But Pierre Herks, a professor of chemistry in the Arizona State University School of Molecular Sciences who was an author of a 2014 study on titanium dioxide, said that based on the current, mixed research, it’s hard to say whether consumers should restrict their consumption of the additive. “I don’t have a clear yes or no answer,” he said.

However, Dr. Herks said that because sweets and sweets contain some of the highest levels of titanium dioxide and are mostly consumed by children, there is cause for concern, given their smaller bodies and higher relative doses. “If there is damage to the DNA, the classic carcinogenicity is cumulative over time. When you’re exposed to it in your younger years, it can hit you in later years.”

While Mars Inc. On phasing out titanium dioxide in its products sold in Europe, the company has not yet taken action in the United States, where titanium dioxide is still allowed.

In a statement emailed to The Times, Justin Commis, vice president of research and development at Mars Wrigley in North America, said the company’s use of titanium dioxide is “fully compliant with government regulations. Although we do not comment on pending litigation, all Mars Wrigley ingredients are safe and manufactured under strict quality and safety requirements set by food safety regulators, including the Food and Drug Administration.

Mars did not respond when asked if it plans to remove the additive from its products sold in the United States.

Jade Hanson, director of policy for the nonprofit Center for Food Safety, said he was baffled by the company’s failure to remove titanium dioxide from the US market. “Maybe because the FDA didn’t tell them they were going to ban it,” he said.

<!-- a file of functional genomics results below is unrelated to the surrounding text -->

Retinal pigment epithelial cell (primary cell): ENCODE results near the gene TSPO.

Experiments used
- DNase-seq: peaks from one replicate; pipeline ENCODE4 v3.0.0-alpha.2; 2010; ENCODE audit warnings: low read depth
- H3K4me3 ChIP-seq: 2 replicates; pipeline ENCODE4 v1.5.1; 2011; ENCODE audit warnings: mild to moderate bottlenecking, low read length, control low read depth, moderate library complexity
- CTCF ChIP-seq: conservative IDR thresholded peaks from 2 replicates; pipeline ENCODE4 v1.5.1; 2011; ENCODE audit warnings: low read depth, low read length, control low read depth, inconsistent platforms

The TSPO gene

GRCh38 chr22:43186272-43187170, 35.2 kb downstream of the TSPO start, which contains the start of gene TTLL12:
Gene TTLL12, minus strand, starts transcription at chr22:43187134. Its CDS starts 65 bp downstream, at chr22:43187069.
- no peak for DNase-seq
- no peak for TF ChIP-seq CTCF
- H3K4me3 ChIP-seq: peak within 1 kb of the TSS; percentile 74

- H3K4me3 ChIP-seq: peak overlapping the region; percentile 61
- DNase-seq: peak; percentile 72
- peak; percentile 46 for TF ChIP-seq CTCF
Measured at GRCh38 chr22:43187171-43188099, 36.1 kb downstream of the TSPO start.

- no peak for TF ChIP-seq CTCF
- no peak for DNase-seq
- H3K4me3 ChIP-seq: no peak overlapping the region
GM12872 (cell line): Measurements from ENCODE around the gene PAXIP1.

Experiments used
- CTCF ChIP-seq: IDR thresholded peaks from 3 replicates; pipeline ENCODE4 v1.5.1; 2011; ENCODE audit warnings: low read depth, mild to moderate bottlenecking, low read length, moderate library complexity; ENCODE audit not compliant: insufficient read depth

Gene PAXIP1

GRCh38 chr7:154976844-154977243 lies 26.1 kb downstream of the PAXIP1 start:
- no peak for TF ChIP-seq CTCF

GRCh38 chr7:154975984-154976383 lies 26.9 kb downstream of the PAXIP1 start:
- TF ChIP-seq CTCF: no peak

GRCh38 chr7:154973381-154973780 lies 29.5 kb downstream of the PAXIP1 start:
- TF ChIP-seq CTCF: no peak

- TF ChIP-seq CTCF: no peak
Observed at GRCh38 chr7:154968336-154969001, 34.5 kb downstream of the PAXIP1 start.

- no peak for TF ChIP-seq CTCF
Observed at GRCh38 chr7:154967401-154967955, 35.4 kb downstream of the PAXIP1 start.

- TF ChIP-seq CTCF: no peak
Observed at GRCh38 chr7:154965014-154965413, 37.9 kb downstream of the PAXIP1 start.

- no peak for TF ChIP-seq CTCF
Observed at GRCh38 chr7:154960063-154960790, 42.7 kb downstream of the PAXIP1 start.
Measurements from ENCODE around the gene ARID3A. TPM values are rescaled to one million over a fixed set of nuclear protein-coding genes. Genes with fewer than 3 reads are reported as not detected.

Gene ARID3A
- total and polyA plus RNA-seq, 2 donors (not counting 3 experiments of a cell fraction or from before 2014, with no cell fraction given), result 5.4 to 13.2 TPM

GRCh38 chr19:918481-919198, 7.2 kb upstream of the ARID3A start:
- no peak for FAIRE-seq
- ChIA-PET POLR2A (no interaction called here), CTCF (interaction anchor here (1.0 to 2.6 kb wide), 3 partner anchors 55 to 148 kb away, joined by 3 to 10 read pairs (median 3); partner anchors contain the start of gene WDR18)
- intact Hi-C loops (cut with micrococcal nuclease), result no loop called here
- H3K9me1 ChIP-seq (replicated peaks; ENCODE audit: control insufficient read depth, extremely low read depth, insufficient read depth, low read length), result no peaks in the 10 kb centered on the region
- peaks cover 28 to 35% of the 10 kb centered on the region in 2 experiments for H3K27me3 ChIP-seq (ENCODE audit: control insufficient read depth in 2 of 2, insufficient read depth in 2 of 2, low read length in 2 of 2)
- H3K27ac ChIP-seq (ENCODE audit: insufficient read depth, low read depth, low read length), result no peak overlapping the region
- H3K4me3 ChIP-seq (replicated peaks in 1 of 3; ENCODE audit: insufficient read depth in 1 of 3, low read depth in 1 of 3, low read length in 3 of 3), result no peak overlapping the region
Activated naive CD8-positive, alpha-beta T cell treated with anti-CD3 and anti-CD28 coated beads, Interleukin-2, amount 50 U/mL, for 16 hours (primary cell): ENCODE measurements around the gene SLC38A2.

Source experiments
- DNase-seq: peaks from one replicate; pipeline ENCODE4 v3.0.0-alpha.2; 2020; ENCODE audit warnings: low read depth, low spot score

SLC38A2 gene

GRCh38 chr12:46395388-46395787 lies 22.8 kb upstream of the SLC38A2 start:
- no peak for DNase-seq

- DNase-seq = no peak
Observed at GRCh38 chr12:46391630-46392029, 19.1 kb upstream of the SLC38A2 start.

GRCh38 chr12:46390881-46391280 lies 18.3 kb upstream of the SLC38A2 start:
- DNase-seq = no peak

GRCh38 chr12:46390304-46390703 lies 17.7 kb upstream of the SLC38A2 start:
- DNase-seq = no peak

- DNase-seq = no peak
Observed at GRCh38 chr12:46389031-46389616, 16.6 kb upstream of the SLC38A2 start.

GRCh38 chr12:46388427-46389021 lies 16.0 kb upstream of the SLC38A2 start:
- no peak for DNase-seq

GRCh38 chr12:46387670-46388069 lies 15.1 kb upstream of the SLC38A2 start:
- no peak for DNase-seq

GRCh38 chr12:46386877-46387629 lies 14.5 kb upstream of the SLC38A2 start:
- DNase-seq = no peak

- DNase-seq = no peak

Moving away from the additive can be difficult, said Scott Faber, senior vice president for government affairs at the Environmental Working Group, since food companies are not required to include it on their ingredient lists, and not all companies do. It can be difficult to avoid a chemical compound in processed foods that may simply be referring to “adding color” rather than listing the specific ingredients used.

So, your best bet to reduce your consumption of titanium dioxide is to choose products that do not contain added colors. You can stick to eating unprocessed, whole, or organic foods whenever you can, said Marion Nestle, professor emeritus of nutrition, food studies and public health at New York University.

Dr. Nestle noted that food additives such as titanium dioxide are generally used to make “fast food look healthier and taste better”. “These are not foods that a dietitian is likely to recommend except in very small amounts,” she added.

The biggest problem, though, Dr. Nestle said, is that the Food and Drug Administration does not have the staff or funds to do the scientific review needed for this additive or the myriad other substances that are in our food supply.

Mr. Faber added that the agency had long needed to review thousands of food additives that it had deemed safe for decades, based on research typically provided by industry or on the basis of no research at all.

“Titanium dioxide is really the label child of many chemicals that have been reviewed, in some cases, over 50 years ago for safety by the FDA and haven’t been reviewed since,” he said. “So titanium dioxide is part of a larger story about regulatory failure.”

That’s why lawmakers have introduced bills that would require the Food and Drug Administration to better ensure the safety of chemicals before they are added to food and regularly evaluated for safety. Barring that, it is up to each food company to decide whether to include additives like titanium dioxide in their products, just as it is up to individual consumers to decide whether to eat them.

For Skittles in particular, Dr. Nestle said that because there were suspicions that the additive might be carcinogenic, “Mars should take it out. They shouldn’t be using it.” She added, “Why take the opportunity?”

Should this affect your choices at the supermarket? Will this affect the outcome of the lawsuit against Mars? Looks like the jury is still out.